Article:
Merit: The Panacea? | 2018-04-17 |


Merit: The Panacea?

Dr. Kazi S.M. Khasrul Alam Quddusi

    17 April, 2018 12:00 AM printer

Merit: The Panacea?

Dr. Kazi S.M. Khasrul Alam Quddusi

Recruitment through merit and competition is not a very old phenomenon. In the United Kingdom, the Northcote-Trevelyan Report introduced recruitment through competition rather than nomination in 1854. It also enacted that recruitment into the civil service should be by open examination, conducted by an independent civil service board and that promotion would be on merit, not preferment, patronage, purchase, or length of service. And, in the United States, only in 1883, merit was accepted as a criterion for recruitment through enactment of Pendleton Act.

The Pendleton Civil Service Reform Act established that positions within the federal government would be awarded on the basis of merit instead of political affiliation. The act provided for selection of government employees by competitive exams, rather than connections to politicians or political affiliation. However, it did not come into being automatically. Even a president, namely President Garfield, was killed by a disgruntled job seeker before this drastic departure from the spoils system.

Of late, in Bangladesh, the Prime Minister has abolished the quota system in the public service in response to the demand of reformation of the quota system. There have been mixed reactions to this declaration of the Prime Minister. However, the Prime Minister deserves true appreciation for coming out with a concrete policy declaration without much delay as situation seemed to be going out of control since students across the country started to gather at the streets and life at the main cities was coming to a halt.

The scenario also created such a situation where the government and the students were literally face-to-face. In fact, the students wanted reformation, not abolition. The government earlier took one month’s time for examination of the existing Quota System and that was very justified considering the ramifications related to quota. The biggest group of the agitators went back home in response to the step of the government. However, things became complicated following statements of two senior ministers of the government.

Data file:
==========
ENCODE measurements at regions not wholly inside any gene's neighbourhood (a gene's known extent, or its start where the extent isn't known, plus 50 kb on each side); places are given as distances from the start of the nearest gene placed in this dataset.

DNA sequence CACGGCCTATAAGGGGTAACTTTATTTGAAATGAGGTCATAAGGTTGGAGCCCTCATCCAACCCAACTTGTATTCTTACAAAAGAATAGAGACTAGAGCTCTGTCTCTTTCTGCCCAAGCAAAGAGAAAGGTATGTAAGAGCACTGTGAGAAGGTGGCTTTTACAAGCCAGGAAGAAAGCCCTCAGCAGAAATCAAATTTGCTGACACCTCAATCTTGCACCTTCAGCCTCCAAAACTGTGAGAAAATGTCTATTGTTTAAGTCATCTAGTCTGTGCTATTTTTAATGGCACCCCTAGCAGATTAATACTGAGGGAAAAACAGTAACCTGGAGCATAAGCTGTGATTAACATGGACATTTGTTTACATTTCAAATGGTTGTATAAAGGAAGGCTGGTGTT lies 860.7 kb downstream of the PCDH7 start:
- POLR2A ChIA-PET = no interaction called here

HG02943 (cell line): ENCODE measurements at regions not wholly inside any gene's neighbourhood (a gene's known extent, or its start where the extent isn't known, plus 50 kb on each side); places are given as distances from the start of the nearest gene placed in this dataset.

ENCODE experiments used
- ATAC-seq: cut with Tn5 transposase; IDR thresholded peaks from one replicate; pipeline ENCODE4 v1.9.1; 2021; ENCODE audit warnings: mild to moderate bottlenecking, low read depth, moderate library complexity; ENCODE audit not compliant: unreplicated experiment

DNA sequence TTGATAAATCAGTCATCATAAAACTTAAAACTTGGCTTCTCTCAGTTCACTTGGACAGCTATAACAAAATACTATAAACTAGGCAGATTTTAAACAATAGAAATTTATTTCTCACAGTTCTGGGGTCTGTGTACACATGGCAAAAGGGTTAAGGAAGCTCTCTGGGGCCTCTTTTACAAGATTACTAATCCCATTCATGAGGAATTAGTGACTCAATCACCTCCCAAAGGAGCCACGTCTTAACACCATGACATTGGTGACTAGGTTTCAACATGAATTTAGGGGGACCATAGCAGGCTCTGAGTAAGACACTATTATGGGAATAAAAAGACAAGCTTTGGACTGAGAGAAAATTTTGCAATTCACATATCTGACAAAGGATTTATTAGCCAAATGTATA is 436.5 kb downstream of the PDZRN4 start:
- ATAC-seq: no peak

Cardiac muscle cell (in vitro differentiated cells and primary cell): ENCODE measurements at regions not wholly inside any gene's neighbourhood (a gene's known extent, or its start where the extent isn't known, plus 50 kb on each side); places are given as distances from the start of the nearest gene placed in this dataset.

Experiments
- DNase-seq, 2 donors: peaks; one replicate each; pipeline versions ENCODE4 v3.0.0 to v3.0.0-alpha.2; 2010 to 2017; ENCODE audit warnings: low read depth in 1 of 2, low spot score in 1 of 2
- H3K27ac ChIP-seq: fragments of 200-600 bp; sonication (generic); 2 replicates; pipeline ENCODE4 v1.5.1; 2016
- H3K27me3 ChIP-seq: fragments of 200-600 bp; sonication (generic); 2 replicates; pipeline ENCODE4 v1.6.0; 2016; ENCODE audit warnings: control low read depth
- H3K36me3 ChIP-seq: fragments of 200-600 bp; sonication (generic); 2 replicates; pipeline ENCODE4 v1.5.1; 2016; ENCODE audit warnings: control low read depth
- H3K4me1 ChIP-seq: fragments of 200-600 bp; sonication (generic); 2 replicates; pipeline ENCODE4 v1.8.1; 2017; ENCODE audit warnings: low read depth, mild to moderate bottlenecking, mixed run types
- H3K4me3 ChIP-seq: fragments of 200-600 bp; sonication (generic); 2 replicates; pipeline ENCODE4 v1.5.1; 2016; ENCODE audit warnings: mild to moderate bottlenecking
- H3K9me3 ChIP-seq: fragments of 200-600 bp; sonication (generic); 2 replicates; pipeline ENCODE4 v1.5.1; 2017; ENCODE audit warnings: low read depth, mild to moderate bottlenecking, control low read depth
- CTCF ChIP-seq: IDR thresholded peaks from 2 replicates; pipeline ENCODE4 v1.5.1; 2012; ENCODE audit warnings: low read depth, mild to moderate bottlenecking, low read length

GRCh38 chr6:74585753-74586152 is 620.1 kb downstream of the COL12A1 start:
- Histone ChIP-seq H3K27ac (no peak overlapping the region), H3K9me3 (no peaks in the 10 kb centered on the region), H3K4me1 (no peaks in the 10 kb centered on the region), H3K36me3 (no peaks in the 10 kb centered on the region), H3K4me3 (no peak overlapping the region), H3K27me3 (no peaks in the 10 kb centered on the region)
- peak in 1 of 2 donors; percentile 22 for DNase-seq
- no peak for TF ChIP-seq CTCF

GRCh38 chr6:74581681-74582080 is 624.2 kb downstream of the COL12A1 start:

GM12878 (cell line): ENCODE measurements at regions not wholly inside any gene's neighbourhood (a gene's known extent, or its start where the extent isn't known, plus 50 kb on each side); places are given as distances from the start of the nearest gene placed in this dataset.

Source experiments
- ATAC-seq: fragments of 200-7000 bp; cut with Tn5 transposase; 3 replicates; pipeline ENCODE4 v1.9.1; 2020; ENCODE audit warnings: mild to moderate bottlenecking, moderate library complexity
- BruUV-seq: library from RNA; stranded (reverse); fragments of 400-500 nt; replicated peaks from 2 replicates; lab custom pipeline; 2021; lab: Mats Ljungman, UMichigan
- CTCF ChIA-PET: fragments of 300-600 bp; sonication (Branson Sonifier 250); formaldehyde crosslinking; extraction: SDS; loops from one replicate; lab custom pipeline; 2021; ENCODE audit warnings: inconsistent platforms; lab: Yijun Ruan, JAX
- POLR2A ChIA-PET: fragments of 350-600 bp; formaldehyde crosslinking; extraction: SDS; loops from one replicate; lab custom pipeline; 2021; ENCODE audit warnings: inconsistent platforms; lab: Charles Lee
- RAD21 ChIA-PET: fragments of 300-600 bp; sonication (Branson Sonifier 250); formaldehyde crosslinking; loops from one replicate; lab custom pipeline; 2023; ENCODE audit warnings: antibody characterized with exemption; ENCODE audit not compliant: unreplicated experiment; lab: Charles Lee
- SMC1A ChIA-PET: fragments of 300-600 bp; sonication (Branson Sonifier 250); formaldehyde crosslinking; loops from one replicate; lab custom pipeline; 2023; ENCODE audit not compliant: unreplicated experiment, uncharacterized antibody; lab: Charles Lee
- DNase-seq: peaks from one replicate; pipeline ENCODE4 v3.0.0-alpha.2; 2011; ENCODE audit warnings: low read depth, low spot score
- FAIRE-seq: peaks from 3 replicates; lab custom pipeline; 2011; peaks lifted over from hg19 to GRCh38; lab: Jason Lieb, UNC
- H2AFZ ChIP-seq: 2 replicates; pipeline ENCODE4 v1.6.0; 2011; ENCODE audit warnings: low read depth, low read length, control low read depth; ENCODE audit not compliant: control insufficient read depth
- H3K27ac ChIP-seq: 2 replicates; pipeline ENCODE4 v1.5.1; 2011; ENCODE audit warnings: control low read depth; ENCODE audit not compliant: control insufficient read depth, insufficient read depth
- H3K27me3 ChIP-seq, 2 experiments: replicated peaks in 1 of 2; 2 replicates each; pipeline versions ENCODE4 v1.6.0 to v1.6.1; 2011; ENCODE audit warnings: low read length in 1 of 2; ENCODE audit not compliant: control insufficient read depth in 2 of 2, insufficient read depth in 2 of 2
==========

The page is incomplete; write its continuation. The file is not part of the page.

Very senior and dedicated Awami League leader Matia Chowdhury severely criticised mainly the miscreants responsible for vandalism at Dhaka University VC’s house. Unfortunately, her speech was construed as against the agitators in general. However, the octogenarian Finance Minister’s comment poured fuel into the flame while he said that the quota reformation issue would be taken into consideration after the budget. It was quite contrary to the promise of Awami League General Secretary.

Following Finance Minister’s uncalled-for comment, the agitators found something to doubt the promise of the government. As a result, the group, which had withdrawn from the movement, returned to the streets. As emotions got contagious through the social media, students from different universities and colleges started to join the movement spontaneously.

Currently, there are basically two bases of recruitments in the public service. One is merit and another one is quota or special arrangement for some sections of the society and these sections are disadvantaged ones and laggards. This very quota system is called affirmative action in United States and positive discrimination in United Kingdom. In fact, this kind of reservation is acknowledged and accepted all over the world for having representation of all sections of the society. In other words, quota is required to have a truly representative bureaucracy in the public service.